Apr 5, 2021
Easter weekend was the busiest travel day of the year. More people on the roads. More people in parks, more people in hotels, many more people in airports and on planes. It was a kind of “jailbreak” by fed-up people. Many people ignored the warnings that Covid is spreading.
Did some people do foolish things over this weekend? Undoubtedly. But the basic problem does not stem from the population.
The CDC, itself, had announced that it is OK for people who had been fully vaccinated to travel, to take planes and other public forms of transportation, so long as they maintained behavior to mitigate the spread: wear masks in public; avoid crowds; respect social distancing around others.
People who traveled by air could not respect these proscriptions because the airlines made it impossible. Delta sold so many tickets that it had more people traveling than it had planes for them. People on 100 cancelled flights discovered they were being stuffed into other flights, so crowded that “social distancing” could not be respected.
Delta did not have enough pilots or flight attendants to get all the flights it had scheduled off the ground. It was short of ground crew, short of maintenance, short of people running the gates.
Delta excused itself by saying its work force had been reduced by Covid infection. Well, yes, of course, there’s an epidemic. But Delta was doing what every company always does, regardless: it contrived to squeeze more profit out of not enough facilities, more profit out of too few workers.
Other airlines did similar things. The government’s own TSA did it on an even bigger scale. People waited a long time in line to go through a security gate too packed for anyone even to pretend they were respecting a 6-foot distance in every direction from all other people around them.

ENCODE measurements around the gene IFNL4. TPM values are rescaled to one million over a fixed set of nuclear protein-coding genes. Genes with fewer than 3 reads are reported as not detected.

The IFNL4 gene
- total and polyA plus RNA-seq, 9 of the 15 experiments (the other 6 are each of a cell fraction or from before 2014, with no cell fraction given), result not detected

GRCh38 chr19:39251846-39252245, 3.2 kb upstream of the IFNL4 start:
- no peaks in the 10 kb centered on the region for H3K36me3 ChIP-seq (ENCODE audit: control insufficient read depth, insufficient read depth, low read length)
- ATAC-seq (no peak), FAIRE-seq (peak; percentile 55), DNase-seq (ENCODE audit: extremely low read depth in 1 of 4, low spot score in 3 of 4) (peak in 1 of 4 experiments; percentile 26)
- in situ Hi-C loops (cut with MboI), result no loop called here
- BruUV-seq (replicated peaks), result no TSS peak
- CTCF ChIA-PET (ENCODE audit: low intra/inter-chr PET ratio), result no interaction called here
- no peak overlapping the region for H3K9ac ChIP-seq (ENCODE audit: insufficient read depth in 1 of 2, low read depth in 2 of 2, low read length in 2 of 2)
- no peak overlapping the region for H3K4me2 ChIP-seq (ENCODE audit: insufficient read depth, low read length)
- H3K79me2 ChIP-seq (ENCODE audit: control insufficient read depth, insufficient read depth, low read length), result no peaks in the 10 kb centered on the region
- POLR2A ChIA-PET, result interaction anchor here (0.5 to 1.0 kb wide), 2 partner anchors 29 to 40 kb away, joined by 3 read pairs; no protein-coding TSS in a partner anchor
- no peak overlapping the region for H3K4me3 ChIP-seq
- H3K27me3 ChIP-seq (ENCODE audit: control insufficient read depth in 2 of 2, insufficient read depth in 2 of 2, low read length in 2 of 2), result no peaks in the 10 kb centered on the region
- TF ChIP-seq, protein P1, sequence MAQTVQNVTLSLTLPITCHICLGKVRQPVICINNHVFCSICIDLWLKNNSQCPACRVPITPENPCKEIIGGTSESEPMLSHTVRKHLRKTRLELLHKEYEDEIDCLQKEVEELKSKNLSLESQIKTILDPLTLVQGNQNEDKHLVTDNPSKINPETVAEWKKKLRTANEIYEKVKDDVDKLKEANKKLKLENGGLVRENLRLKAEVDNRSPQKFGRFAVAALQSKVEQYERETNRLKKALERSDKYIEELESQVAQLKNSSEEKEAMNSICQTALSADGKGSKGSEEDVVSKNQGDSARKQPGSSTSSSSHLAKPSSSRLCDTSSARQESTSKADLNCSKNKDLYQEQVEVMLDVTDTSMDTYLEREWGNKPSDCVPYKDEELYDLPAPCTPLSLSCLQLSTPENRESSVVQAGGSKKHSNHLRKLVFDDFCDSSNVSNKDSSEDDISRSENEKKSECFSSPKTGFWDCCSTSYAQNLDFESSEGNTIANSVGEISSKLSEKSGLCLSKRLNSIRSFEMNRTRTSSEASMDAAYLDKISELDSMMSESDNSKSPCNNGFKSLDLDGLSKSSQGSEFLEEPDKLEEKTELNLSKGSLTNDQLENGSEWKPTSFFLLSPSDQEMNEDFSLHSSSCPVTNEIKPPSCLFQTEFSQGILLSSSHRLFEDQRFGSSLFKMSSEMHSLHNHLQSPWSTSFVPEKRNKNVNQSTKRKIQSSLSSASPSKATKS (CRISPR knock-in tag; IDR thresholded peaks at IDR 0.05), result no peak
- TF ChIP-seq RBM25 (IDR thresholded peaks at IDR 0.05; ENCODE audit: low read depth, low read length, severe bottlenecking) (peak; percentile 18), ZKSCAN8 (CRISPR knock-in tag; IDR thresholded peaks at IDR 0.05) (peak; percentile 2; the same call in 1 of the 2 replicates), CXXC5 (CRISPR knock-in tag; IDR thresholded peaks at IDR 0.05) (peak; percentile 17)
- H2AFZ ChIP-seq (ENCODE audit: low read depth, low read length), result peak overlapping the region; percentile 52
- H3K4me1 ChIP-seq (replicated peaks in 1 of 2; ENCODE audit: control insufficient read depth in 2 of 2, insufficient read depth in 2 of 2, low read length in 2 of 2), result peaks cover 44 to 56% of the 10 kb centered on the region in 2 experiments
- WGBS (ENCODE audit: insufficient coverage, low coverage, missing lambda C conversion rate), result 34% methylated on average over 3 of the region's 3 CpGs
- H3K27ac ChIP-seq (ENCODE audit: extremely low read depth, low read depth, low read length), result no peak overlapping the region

Since the beginning of this epidemic, those who own the responsibility for the spread of this virulent virus have tried to palm off responsibility for stopping it onto the population.
Certainly, some people are foolish about not wearing masks. And yes, the virus can be deadly, no matter how some politicians pretend otherwise to get attention.
But why, in this wealthy country, has a virus been able to spread? Why was so much unknown about it? THESE are the questions to ask.
Governments, as far back as the Reagan administration, regularly cut funding for public health, the organization that knows how to block a spread of a new infectious disease. Public money, which long ago should have gone to research into the whole family of corona viruses, went instead to increase the wealth of a few hundred billionaires.
Why weren’t hospitals able to service the population when the virus hit? In the midst of the economic crisis, they have increasingly been organized to channel a stream of profit into private hands. As a result, they were short of staff and of space to attend to people whose ailment did not produce extravagant amounts of profit.
The population paid the price—in deaths, which day after day continued to mount, and in illnesses, from which many still are not recovered.
We also paid the price of being subjected to an inhumane lockdown—the reactionary way this system found to deal with a spreading virus. Many of us lost jobs. Many more have been impoverished. We could not care for many elders. Our children weren’t being educated. We were even told not to shake hands, don’t mention hugging each other.
This capitalist system, by its essential mechanisms that push profit at the expense of every human consideration, turned the biological problem of a new virus into a social catastrophe. Its political hacks in both parties, who stand always ready to serve the class that sits at the very top of this economic system, worked to excuse it, to shift the blame for what happened onto the population.
The conclusion should be obvious: this capitalist system is what’s to blame for the catastrophe. Its basic mechanisms will cause others. If we are to have decent lives, capitalism will have to be ripped up, root and branch, and replaced.